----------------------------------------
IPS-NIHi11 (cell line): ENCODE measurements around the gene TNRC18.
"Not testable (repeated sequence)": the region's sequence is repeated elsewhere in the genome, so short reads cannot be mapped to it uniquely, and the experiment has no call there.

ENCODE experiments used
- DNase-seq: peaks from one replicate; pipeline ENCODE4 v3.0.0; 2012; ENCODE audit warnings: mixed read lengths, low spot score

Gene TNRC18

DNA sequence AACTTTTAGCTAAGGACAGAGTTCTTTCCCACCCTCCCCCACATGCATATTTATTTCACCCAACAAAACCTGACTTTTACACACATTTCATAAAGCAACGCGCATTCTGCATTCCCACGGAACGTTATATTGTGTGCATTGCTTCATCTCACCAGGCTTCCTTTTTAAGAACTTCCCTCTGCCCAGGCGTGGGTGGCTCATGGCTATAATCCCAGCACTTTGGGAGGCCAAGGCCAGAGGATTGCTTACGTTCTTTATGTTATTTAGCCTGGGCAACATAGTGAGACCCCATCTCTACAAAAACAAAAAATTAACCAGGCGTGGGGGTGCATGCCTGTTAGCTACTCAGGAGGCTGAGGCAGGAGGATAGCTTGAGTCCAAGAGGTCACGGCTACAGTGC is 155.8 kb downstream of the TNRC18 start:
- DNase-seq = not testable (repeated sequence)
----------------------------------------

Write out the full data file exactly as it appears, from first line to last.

IPS-NIHi11 (cell line): ENCODE measurements around the gene TNRC18.
"Not testable (repeated sequence)": the region's sequence is repeated elsewhere in the genome, so short reads cannot be mapped to it uniquely, and the experiment has no call there.

ENCODE experiments used
- DNase-seq: peaks from one replicate; pipeline ENCODE4 v3.0.0; 2012; ENCODE audit warnings: mixed read lengths, low spot score

Gene TNRC18

DNA sequence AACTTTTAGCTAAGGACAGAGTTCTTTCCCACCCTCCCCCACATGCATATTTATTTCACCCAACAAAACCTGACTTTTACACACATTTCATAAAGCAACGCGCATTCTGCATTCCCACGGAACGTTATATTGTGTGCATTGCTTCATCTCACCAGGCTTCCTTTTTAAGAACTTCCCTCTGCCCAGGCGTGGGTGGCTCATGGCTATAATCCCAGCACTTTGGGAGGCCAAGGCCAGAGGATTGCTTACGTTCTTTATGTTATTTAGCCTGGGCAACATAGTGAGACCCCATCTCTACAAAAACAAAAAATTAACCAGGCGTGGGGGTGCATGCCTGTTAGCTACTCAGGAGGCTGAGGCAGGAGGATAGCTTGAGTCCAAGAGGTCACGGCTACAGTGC is 155.8 kb downstream of the TNRC18 start:
- DNase-seq = not testable (repeated sequence)